Rheumatoid arthritis (RA) is a chronic autoimmune disease. Signs and symptoms are joint stiffness, swelling, and pain. RA affects organs in the body as well. It occurs when the body’s immune system mistakenly attacks its own tissues. In this, it differs from osteoarthritis, which involves wear and tear on the joints. There is no cure for rheumatoid arthritis, but there are treatments to help manage it.
Common symptoms of rheumatoid arthritis are joint pain, aches, stiffness, swelling and tenderness in more than one joint. These symptoms tend to occur on both sides of the body, such as in both hands or both feet. Other RA symptoms are fever, weight loss, weakness, and fatigue.
- Age. The chances of developing RA increase with age.
- Sex. RA is two or three times more likely for women than men.
- Genetics. People born with certain genes, HLA class II genotypes, may be more susceptible.
- Weight. Obesity amplifies risk.
- Smoking. Besides increasing a person’s odds of getting RA, this might also make the symptoms worse
Rheumatoid arthritis affects many parts of the body besides the joints. Other issues may include:
- Rheumatoid nodules
- Dry eyes and mouth
- Abnormal body composition
- Carpal tunnel syndrome
- Heart and blood vessels
- Lung disease
Early diagnosis is important because treatment can help reduce RA’s damaging effects. Rheumatologists, who specialize in musculoskeletal disease and systemic autoimmune conditions, are well equipped to make a diagnosis. A typical diagnosis requires a symptom review and physical exam, as well as some testing.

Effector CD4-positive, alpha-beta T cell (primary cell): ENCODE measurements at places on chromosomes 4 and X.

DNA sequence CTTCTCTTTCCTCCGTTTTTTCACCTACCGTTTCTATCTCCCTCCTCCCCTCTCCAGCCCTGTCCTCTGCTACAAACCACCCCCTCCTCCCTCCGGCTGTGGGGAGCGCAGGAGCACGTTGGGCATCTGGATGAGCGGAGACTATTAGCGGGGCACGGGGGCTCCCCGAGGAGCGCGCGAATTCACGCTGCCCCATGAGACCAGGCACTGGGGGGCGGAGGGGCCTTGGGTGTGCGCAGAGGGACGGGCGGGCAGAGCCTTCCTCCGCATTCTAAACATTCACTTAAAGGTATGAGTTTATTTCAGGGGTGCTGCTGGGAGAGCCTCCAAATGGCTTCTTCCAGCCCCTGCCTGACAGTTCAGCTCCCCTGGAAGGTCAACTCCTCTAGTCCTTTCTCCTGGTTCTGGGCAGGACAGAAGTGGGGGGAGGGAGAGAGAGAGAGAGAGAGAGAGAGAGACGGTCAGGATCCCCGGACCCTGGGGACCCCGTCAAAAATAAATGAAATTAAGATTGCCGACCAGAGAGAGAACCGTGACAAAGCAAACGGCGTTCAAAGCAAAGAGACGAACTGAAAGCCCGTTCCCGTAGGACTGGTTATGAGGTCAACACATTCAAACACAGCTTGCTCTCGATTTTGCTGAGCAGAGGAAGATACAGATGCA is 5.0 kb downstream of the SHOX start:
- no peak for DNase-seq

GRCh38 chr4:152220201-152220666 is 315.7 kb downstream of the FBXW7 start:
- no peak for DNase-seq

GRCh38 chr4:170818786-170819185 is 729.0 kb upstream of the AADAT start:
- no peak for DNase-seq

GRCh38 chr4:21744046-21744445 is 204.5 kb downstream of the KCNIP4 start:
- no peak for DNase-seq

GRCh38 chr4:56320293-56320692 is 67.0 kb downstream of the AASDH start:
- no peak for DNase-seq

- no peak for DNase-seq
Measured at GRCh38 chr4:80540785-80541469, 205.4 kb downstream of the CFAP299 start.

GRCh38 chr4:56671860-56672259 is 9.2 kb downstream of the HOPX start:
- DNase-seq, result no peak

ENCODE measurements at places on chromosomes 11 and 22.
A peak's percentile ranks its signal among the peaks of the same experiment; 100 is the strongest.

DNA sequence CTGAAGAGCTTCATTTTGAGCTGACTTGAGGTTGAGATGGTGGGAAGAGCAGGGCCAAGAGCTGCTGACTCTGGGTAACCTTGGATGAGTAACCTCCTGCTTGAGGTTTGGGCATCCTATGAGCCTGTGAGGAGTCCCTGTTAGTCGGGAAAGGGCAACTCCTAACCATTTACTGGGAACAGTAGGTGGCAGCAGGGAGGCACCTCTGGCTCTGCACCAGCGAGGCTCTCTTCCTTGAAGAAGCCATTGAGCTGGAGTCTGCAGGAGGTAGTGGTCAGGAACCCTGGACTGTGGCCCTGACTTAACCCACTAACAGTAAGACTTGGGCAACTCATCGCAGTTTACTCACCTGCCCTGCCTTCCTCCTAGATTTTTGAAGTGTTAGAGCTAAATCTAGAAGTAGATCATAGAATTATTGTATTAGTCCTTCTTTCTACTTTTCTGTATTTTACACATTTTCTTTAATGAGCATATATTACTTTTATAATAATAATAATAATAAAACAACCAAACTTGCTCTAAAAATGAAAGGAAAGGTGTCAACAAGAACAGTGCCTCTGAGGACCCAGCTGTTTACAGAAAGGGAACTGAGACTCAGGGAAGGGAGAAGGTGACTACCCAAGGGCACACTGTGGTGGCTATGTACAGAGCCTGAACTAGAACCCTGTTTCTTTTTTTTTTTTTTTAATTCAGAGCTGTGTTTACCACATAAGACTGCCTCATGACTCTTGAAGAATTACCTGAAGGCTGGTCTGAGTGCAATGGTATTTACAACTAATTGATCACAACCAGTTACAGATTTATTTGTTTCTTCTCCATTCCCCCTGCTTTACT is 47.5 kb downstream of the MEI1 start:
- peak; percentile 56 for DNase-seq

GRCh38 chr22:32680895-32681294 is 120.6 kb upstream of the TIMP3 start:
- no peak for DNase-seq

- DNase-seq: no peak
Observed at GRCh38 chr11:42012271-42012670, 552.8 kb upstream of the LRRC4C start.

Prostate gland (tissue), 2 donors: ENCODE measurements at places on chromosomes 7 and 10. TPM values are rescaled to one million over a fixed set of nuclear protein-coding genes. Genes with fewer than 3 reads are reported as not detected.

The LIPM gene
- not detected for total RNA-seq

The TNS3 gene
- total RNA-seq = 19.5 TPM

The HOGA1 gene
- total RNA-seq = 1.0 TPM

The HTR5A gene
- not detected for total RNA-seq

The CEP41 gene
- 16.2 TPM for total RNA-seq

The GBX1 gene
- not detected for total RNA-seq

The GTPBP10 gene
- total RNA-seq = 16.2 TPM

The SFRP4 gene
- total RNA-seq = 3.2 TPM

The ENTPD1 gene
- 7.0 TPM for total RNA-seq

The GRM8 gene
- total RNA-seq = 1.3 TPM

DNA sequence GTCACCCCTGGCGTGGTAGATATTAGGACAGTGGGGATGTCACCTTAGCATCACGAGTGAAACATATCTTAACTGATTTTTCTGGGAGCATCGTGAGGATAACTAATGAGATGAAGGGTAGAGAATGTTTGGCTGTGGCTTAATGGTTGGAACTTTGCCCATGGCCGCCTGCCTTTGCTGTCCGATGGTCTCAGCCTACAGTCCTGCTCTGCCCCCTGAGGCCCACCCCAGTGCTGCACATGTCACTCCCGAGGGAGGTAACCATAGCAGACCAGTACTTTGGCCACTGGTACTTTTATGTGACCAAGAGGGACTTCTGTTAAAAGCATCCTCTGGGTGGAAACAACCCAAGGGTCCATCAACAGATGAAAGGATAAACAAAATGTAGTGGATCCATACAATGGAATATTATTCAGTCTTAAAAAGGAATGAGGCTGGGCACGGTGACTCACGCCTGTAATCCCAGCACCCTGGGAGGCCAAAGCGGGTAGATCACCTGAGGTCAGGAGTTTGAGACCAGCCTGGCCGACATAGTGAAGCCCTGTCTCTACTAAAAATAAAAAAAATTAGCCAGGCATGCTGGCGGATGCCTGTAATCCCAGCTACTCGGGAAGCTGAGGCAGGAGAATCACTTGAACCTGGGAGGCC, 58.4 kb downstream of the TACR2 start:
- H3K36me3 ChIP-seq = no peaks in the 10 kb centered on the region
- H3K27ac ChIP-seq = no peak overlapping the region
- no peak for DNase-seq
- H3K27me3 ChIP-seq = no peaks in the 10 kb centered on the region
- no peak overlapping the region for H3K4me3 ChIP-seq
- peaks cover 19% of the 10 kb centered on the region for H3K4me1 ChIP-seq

- Blood tests. To look for certain antibodies and other substances that indicate RA and inflammation.
- Imaging tests. To assess the damage in a joint and/or track changes.
There is no cure for rheumatoid arthritis, but methods for treating the disease include:
Daily movement and exercise improve range of motion and flexibility. Eating a health diet, along with omega-3/fish oil supplements, may help. Patients are also urged to balance physical activities with rest, and to apply hot and cold treatments.
- Conventional DMARDs. Disease-modifying antirheumatic drugs suppress the immune system to slow the progression of RA.
- Biologic agents. This type of DMARD is engineered to target a specific pathway in the immune system to reduce inflammation.
- Synthetic DMARDs. This type of conventional, synthetic DMARD targets specific molecular structures.
An occupational therapist or physical therapist can help strengthen muscles, increase flexibility, and offer tips for performing daily tasks.
- Synovectomy. Removal of inflamed joint linings.
- Tendon repair.
- Joint fusion. Connecting two or more bones to increase stability and reduce pain.
- Total joint replacement
Catch Rheumatoid Arthritis Early
Our rheumatologists understand how RA can affect your daily life, and we’re here to help ease your symptoms and provide relief so you can get back to doing the things you love. To schedule an appointment with our rheumatology team, contact us today.
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